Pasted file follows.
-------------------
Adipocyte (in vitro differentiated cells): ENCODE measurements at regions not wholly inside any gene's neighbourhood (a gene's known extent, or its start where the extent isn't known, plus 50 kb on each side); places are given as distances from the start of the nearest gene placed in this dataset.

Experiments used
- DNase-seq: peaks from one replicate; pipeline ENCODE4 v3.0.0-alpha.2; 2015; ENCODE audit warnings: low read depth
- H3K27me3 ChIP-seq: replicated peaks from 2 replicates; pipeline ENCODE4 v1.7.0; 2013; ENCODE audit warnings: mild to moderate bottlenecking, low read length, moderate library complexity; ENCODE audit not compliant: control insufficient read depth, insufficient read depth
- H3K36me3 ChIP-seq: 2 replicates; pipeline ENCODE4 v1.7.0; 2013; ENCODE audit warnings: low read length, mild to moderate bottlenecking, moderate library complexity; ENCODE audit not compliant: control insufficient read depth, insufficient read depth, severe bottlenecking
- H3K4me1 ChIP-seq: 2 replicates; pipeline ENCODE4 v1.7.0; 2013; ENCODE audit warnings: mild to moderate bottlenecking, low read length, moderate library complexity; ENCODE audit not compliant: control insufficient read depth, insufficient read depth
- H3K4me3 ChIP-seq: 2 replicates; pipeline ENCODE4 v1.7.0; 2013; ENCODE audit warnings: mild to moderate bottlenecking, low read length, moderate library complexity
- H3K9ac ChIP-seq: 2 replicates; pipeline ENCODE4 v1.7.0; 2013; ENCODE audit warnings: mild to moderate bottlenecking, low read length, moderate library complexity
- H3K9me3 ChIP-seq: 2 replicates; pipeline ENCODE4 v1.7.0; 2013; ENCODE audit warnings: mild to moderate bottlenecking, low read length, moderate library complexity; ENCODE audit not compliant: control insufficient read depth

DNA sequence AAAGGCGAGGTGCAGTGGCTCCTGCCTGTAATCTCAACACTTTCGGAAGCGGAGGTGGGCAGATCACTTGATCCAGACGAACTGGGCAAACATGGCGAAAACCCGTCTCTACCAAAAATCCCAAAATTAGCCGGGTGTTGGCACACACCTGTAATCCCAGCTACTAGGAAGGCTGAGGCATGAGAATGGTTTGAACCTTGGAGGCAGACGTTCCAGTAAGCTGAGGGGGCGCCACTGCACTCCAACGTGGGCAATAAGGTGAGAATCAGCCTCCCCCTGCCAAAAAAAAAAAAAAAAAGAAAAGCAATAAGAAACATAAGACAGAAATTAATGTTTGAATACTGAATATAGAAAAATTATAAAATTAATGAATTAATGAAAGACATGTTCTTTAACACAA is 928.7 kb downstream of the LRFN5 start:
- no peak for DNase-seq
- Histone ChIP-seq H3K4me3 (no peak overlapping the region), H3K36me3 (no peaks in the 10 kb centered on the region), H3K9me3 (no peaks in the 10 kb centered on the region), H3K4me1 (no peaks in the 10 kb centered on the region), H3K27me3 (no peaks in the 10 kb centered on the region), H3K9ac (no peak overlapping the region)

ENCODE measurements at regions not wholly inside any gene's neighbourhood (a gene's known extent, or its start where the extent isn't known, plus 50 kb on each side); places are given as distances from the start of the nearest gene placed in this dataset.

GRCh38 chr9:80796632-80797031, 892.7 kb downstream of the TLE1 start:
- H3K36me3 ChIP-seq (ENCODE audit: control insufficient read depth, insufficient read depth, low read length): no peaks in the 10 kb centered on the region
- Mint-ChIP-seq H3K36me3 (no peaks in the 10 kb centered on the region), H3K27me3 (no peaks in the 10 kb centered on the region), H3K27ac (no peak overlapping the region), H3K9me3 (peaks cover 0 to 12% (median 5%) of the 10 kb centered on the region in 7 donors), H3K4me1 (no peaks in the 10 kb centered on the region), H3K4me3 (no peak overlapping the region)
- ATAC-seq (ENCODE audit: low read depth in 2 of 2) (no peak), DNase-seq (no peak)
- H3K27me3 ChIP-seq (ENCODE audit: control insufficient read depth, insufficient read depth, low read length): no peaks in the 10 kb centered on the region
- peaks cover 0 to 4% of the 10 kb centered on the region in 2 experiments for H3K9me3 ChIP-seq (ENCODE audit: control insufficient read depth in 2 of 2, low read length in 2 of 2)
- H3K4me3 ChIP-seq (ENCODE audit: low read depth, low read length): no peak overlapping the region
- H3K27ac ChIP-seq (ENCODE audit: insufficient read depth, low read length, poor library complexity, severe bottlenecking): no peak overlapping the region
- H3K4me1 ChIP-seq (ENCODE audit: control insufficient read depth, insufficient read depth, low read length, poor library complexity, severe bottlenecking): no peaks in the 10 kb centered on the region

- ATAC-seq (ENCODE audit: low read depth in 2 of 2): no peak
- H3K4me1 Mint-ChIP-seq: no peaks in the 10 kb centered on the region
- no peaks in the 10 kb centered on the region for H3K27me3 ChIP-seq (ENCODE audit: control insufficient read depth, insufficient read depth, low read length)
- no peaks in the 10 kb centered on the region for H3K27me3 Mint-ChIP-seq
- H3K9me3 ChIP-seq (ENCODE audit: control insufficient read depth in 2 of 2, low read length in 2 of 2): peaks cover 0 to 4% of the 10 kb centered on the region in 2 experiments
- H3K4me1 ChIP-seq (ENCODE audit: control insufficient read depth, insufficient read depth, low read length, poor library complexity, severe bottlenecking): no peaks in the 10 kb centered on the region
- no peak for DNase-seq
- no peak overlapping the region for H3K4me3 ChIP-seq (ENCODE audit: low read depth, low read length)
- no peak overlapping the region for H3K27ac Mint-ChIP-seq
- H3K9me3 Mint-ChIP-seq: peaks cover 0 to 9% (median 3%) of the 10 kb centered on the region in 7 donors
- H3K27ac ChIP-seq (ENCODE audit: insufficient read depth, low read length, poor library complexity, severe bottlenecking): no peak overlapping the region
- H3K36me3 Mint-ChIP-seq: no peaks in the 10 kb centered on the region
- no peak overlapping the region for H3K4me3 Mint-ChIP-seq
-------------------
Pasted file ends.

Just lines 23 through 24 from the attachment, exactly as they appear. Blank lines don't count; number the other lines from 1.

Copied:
- ATAC-seq (ENCODE audit: low read depth in 2 of 2): no peak
- H3K4me1 Mint-ChIP-seq: no peaks in the 10 kb centered on the region